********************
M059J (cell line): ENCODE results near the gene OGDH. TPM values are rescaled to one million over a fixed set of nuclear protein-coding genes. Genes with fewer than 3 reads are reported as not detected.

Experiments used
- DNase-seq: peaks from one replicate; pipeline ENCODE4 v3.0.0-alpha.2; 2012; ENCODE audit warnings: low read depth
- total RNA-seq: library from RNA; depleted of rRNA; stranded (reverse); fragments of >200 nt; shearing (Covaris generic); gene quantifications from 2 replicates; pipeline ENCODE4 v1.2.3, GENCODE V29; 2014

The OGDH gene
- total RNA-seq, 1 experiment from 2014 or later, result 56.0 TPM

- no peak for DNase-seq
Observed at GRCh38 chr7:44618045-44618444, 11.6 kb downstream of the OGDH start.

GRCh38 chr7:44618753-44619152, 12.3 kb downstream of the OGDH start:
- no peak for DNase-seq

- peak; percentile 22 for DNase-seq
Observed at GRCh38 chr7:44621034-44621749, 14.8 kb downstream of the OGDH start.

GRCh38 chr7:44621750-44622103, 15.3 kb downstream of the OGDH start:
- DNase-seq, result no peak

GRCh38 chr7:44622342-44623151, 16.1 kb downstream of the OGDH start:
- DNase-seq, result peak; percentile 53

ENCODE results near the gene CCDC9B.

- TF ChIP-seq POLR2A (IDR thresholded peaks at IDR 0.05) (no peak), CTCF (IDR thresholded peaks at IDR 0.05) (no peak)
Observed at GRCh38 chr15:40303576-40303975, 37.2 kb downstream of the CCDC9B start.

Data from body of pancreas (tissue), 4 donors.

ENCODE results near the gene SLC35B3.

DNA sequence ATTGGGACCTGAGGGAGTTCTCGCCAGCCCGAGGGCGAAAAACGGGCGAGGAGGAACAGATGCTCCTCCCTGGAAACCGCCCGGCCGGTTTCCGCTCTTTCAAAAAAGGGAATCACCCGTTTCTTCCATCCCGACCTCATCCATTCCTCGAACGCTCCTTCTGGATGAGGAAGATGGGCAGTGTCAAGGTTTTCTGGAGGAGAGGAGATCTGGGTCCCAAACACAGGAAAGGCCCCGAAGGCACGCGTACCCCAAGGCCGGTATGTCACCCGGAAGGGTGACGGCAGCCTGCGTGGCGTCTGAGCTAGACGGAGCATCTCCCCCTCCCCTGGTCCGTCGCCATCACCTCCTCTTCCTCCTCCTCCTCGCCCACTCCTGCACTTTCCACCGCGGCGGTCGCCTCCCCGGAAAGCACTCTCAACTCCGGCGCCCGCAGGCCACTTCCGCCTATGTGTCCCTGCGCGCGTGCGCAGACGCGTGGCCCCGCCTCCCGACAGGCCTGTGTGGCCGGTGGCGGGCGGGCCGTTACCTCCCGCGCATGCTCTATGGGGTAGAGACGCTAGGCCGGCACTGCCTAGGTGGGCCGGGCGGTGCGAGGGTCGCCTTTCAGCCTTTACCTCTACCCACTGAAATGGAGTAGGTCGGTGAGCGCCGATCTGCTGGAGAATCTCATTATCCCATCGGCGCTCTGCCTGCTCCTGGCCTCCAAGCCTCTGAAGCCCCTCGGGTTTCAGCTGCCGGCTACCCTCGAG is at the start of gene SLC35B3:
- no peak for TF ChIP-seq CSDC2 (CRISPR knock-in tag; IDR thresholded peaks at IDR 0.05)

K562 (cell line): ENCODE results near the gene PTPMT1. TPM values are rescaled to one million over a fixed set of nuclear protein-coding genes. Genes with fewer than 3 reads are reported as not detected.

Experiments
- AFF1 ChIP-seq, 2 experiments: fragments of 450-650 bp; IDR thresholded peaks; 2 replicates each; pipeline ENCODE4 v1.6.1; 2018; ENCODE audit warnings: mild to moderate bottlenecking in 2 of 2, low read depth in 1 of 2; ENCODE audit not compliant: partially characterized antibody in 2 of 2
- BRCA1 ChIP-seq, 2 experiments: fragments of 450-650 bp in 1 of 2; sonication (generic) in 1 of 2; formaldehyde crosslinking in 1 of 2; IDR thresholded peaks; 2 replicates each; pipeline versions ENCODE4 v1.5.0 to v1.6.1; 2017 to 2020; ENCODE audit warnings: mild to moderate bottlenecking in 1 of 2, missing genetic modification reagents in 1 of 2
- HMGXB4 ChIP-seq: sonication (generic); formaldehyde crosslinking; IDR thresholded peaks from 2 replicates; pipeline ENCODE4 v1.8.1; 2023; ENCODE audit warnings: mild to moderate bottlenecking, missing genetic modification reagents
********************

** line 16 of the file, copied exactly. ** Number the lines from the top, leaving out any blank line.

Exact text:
- DNase-seq, result peak; percentile 53